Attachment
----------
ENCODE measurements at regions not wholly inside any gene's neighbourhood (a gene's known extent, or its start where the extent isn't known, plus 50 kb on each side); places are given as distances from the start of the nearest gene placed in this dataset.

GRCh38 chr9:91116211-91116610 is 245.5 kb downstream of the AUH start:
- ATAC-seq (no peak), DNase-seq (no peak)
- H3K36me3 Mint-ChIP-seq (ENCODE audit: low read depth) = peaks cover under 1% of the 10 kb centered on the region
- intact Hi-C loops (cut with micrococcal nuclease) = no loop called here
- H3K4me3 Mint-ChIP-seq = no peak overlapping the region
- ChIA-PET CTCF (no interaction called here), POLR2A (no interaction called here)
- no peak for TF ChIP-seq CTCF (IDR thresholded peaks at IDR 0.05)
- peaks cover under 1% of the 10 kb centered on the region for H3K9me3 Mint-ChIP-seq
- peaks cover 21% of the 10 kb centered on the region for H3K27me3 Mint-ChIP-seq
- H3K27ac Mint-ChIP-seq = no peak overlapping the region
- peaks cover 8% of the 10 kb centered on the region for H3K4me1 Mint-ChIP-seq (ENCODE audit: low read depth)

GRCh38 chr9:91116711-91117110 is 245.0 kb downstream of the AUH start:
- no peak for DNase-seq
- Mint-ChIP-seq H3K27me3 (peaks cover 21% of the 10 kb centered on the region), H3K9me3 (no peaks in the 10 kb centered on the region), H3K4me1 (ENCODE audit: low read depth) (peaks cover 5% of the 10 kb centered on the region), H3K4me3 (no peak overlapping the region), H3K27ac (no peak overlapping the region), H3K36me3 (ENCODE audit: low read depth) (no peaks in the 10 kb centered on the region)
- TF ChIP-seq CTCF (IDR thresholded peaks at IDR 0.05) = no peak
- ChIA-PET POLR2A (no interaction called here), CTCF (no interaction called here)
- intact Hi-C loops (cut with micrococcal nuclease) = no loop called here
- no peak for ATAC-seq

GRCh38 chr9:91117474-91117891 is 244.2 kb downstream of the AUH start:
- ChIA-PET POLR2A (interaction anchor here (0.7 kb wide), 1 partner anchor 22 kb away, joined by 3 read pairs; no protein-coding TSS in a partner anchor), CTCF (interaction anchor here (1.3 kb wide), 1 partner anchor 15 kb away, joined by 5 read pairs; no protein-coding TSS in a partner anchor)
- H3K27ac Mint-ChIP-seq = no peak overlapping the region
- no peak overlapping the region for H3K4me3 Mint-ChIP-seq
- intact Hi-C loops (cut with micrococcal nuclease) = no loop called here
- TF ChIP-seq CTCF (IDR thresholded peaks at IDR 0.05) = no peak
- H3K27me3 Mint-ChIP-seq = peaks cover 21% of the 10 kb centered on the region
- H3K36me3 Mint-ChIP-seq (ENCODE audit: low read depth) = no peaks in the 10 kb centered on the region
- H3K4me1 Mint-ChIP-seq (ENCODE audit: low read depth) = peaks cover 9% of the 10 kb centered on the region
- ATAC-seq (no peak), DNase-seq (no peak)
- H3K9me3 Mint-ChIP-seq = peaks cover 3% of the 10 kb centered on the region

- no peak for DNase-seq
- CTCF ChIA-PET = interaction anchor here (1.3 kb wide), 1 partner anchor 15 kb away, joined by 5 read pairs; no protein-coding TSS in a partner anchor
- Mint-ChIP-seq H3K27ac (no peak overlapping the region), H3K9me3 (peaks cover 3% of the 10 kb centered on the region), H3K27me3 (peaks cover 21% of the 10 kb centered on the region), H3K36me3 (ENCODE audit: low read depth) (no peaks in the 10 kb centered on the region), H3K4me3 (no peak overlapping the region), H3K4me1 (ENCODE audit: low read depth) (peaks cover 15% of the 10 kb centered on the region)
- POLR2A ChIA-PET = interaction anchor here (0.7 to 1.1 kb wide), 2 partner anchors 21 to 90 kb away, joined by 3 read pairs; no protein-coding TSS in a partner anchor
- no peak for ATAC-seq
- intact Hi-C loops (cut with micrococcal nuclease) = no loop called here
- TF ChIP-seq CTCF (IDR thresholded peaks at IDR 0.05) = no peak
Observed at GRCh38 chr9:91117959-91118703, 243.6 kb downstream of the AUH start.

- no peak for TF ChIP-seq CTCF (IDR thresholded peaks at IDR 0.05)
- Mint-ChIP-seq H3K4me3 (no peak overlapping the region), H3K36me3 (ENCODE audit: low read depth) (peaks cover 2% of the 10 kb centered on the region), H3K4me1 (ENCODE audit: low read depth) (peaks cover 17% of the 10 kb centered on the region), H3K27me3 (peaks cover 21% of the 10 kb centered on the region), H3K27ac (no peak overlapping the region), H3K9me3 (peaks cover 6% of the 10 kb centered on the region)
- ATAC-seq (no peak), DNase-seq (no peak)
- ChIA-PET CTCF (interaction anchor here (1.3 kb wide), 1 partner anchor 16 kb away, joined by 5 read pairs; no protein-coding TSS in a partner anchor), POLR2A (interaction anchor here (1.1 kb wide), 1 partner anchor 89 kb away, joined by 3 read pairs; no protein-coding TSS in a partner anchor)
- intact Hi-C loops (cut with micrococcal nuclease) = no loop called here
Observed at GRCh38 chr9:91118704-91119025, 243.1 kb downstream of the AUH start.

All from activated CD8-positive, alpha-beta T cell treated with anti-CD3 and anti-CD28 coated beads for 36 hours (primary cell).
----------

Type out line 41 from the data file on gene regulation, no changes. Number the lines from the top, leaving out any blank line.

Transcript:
- ATAC-seq (no peak), DNase-seq (no peak)